At the time of beginning of reforms in 1991, there are only two dollar billionaires in India and they owned only $ 3.2 billion net worth of assets. After two decades of economic reforms, their number increased to 46 and their combined net worth also rose to $ 176 billions. 85 people earning on an average 668 million a day where as 74 % percent of population that amounts to more than 100 crores having a person who earns Rs. 5000 a month. Net worth of billionaires in India increased by 15 times which is sufficient to eliminate poverty from India twice – that means about 70 crores of people can escape the poverty trap, if this inequality is contained. This is not an analysis  by a Left intellectual or a Communist Leader. The head of International Monetary Fund (IMF) said this while addressing a gathering during her latest visit to Delhi. The successive governments in India are following the policy footsteps of the same organization. Starting from Monteksingh Ahluwalia to Arvind Pangaria, who is heading the newly created Niti Ayog to Raghuram Rajan, Reserve Bank of India Governor, all did their apprenticeship by serving IMF in various capacities. They are the people who crafted the economic policy which deepened globalization policies in India as well as accelerated the inequality. Results of these policies crafted under the guidance of neoliberal think tanks are here to see.
At the time of economic reforms, the percentage of poor, who could not earn daily income of $ 1.25 in India hovered around 40% mark which jumped to 75 %. This phenomena is once again confirmed by the findings of Socio Economic and Caste Census released recently. Even according to the 70th round of National Sample Survey Organisation confirmed that for about 41.2 % of rural population, principle source of income is wage labour where as 57.8 % are rural agricultural households, whose incomes are less than Rs. 5000 per month. The SECC survey placed this figure at 74%. Not only that. The percentage of growth of per capita income slowed down from 25.75 % in 2013-14 to 21.61 % 2014-15, as stated on record by minister for statistics and program implementation on July 22nd 2015 in Parliament. This reply is based on the revised Central Statistical Organisation’s data, whose authenticity is in doubt. Even at this scaled up estimates, per capita daily income could not make out to be half of $ 1.25 norm. If we go by the unrevised estimates, it would be more verse. Thus the accelerating economic reforms and further market integration would result in increase of widespread inequalities.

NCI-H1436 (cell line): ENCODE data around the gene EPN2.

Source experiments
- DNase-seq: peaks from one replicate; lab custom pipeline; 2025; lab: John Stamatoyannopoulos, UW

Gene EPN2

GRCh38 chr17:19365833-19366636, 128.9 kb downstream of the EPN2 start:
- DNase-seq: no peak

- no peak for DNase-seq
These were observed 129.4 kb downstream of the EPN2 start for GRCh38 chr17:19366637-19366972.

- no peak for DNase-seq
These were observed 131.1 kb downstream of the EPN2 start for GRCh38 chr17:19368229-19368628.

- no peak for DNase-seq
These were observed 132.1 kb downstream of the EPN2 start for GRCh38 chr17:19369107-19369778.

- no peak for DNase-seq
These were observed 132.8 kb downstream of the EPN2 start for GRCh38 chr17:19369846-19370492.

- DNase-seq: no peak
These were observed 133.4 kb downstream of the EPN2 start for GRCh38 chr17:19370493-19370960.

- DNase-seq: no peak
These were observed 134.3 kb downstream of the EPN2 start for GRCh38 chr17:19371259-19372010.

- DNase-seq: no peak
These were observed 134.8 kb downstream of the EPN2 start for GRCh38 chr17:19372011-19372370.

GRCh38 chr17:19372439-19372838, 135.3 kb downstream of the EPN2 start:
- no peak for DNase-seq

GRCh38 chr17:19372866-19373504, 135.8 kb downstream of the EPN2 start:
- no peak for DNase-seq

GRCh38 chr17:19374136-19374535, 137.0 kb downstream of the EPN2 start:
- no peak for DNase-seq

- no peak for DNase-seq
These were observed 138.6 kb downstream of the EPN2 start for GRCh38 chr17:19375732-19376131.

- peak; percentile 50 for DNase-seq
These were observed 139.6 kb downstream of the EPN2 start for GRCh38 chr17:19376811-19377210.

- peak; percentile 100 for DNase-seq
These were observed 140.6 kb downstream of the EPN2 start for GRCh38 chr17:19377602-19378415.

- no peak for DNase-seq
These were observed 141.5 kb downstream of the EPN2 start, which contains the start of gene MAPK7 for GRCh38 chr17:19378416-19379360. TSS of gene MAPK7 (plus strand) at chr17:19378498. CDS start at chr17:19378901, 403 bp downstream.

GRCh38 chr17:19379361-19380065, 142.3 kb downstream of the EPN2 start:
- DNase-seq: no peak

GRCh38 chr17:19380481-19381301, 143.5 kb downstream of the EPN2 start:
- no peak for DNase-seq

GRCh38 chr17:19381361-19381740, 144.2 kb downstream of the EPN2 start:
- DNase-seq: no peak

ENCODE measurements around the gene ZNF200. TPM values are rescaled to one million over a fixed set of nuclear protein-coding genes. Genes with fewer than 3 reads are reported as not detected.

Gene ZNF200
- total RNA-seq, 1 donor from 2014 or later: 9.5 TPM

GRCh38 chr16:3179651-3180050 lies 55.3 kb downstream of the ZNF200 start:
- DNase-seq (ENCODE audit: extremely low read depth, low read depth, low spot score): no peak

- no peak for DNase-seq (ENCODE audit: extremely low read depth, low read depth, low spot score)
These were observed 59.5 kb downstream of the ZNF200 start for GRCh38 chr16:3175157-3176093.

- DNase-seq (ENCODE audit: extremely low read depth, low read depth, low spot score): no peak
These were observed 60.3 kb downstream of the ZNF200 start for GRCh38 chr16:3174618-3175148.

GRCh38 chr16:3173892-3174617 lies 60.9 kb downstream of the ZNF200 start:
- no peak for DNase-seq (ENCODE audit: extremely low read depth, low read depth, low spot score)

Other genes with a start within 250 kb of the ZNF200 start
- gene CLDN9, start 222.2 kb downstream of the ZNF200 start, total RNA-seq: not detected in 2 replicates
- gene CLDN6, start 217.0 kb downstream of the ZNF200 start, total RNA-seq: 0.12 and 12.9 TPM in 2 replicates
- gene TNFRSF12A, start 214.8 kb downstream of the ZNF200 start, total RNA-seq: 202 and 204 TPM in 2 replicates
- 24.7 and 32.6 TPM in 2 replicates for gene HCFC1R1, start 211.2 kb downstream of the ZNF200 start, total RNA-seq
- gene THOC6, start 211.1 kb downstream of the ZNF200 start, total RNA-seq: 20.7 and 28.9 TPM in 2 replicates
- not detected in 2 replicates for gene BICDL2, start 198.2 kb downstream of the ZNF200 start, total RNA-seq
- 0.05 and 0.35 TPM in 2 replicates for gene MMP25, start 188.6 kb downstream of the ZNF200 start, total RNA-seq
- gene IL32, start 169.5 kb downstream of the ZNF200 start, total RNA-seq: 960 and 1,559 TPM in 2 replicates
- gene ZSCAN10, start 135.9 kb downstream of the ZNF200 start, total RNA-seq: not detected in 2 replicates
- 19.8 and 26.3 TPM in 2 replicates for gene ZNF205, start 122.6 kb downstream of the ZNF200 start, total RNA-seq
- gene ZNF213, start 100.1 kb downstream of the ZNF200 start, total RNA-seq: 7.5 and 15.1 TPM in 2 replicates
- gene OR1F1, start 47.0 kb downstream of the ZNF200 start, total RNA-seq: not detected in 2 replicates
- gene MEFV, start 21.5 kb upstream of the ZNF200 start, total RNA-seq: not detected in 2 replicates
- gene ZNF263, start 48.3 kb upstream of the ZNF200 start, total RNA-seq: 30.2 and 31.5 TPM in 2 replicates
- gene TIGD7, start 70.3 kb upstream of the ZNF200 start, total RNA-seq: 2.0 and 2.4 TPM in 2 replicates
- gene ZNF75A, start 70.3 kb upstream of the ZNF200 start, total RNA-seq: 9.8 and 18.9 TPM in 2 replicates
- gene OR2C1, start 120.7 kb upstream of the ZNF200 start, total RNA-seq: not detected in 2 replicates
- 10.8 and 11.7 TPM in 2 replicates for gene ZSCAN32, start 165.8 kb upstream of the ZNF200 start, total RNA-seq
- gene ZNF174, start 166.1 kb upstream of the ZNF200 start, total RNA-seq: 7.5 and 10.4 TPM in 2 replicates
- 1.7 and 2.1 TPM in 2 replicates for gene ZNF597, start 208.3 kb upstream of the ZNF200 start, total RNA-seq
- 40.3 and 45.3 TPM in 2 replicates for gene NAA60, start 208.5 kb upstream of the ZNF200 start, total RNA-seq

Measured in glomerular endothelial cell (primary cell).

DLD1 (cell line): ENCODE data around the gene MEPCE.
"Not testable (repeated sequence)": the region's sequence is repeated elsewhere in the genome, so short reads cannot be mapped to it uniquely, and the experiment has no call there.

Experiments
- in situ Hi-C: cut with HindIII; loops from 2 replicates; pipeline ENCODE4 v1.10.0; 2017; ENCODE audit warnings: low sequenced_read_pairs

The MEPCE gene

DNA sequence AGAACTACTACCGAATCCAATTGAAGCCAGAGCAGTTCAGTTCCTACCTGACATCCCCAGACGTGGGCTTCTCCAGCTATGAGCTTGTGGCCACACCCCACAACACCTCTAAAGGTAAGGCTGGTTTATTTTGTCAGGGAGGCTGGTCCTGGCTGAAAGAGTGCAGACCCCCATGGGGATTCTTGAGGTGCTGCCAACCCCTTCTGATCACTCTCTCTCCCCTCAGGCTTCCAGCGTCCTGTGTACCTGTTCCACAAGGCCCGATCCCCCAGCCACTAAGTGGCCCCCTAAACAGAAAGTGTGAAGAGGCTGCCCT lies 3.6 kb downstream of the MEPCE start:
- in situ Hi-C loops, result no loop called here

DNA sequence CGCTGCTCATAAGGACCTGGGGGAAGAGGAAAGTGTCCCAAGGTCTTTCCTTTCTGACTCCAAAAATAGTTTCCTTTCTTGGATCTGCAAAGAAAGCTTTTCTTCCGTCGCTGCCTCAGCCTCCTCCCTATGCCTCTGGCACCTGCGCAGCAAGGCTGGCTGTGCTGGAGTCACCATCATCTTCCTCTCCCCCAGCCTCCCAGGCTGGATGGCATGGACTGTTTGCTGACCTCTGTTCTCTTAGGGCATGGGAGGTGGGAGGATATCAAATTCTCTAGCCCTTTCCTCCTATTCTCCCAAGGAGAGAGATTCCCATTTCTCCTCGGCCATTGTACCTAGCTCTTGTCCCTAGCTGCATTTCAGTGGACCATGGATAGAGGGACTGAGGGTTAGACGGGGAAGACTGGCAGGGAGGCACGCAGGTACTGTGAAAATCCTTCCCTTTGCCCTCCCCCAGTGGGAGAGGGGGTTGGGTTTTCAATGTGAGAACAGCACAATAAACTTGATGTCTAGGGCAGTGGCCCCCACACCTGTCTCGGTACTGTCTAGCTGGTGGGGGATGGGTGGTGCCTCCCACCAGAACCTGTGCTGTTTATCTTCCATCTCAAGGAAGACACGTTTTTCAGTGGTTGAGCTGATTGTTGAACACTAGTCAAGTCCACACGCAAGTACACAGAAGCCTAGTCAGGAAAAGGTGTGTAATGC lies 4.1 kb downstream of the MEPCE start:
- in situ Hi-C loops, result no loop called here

Let us consider below, some more details. In India, over the last twenty years, the cost of production decreased by 6 % and net profit of companies increased by same level. That means, the income of employees decreased and income of corporate increased. In volume wise, this decreased cost of production resulted in saving of Rs. 2.06 lakh crore rupees. And interestingly, during the same period, the profit of selected companies have gone up by Rs. 1.50 lakh crores. That means, what ever the labours loss is the gain for capital during this period. This is one factor that perpetrates the economic inequality in the country. More over, it is only the collateral benefit of new economic policies for Indian corporate and they are in addition to direct benefit handed out to these very corporates. These direct benefits in the name of tax foregone, became an effective instrument of wealth transfer from crores of poor people to handful of corporate companies. Let us try to understand how this is happening and how this is deepening the growing inequalities from the data available in the budget documents themselves.
The government of India granted several benefits that helped the Indian companies establish their hegemony not only over the domestic market but also having their hold in much wider world market. Similarly to support corporate sector in the name of withstanding the ongoing global capitalist crisis, government of India designed an intelligent policy tool, that is its willingness to forego the tax income otherwise which should have accrued to the government. Over the last eight years from 2007-08 to 2014-15, a total of 39, 47,731 crores of tax concessions were showered on the richest individuals and firms in India. In the table given in this bulletin, composition of subsidies and tax concessions and their percentage in GDP clearly establishes the unequal distribution of wealth and benefits by the government itself. During the same period a total of 14,43,943 crores were spent on account of various subsidies. The amount spent on subsidies is less than half of what the government stashed in the accounts of corporate in the name of tax foregone. Similarly the table also establishes the unequal distribution in terms of percentage to GDP as well. The percentage of total major subsidies also stand one third of what it is given to the rich and corporates. All these subsidies are considered to be part of non plan expenditure. The share of major subsidies decreased by 1.6 percentage in GDP during this period.